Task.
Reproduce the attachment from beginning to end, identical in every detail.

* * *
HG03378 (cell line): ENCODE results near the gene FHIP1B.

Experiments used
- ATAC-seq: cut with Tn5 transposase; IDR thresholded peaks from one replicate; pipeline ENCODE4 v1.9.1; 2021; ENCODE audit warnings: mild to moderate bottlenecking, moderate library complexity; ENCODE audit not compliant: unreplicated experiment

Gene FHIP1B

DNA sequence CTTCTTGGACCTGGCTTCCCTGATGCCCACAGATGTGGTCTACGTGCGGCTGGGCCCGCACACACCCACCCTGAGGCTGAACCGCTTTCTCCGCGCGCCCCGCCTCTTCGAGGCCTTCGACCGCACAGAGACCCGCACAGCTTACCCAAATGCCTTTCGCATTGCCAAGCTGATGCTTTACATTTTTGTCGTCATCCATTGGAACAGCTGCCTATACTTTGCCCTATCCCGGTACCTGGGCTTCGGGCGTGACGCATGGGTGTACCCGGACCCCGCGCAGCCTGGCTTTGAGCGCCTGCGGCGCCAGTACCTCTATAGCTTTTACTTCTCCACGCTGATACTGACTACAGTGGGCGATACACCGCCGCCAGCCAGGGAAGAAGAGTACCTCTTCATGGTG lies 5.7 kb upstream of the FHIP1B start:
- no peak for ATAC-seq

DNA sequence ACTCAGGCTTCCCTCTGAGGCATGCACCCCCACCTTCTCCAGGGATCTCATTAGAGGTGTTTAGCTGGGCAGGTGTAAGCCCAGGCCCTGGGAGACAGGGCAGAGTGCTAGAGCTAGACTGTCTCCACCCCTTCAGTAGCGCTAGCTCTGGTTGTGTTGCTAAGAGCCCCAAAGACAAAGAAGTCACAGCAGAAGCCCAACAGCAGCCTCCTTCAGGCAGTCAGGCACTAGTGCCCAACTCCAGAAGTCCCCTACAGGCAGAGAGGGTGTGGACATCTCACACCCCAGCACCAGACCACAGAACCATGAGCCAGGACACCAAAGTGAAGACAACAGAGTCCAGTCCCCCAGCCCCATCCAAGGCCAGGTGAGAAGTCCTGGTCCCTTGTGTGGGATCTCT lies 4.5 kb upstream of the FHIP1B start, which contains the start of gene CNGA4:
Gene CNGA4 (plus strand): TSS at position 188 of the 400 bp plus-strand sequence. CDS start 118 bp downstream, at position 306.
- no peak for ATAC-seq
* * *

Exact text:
HG03378 (cell line): ENCODE results near the gene FHIP1B.

Experiments used
- ATAC-seq: cut with Tn5 transposase; IDR thresholded peaks from one replicate; pipeline ENCODE4 v1.9.1; 2021; ENCODE audit warnings: mild to moderate bottlenecking, moderate library complexity; ENCODE audit not compliant: unreplicated experiment

Gene FHIP1B

DNA sequence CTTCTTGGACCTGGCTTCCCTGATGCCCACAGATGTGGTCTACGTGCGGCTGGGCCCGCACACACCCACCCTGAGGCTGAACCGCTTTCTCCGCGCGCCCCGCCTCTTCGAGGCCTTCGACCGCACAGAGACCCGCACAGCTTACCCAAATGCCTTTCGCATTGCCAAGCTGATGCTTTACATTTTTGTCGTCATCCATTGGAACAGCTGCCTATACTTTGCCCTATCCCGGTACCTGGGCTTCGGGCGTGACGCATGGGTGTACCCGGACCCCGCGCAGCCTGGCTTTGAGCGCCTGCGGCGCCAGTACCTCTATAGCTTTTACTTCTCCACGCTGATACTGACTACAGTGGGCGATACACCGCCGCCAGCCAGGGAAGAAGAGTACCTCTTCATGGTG lies 5.7 kb upstream of the FHIP1B start:
- no peak for ATAC-seq

DNA sequence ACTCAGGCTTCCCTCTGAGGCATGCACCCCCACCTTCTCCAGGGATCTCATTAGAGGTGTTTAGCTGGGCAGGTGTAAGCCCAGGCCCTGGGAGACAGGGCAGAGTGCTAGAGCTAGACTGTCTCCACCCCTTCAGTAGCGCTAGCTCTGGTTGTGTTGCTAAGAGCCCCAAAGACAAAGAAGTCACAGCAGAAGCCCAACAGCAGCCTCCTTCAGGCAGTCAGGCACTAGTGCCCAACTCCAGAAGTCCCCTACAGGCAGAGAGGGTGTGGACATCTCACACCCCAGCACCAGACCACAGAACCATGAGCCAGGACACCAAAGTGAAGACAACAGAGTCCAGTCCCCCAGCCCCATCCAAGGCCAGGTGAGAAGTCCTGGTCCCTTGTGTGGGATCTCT lies 4.5 kb upstream of the FHIP1B start, which contains the start of gene CNGA4:
Gene CNGA4 (plus strand): TSS at position 188 of the 400 bp plus-strand sequence. CDS start 118 bp downstream, at position 306.
- no peak for ATAC-seq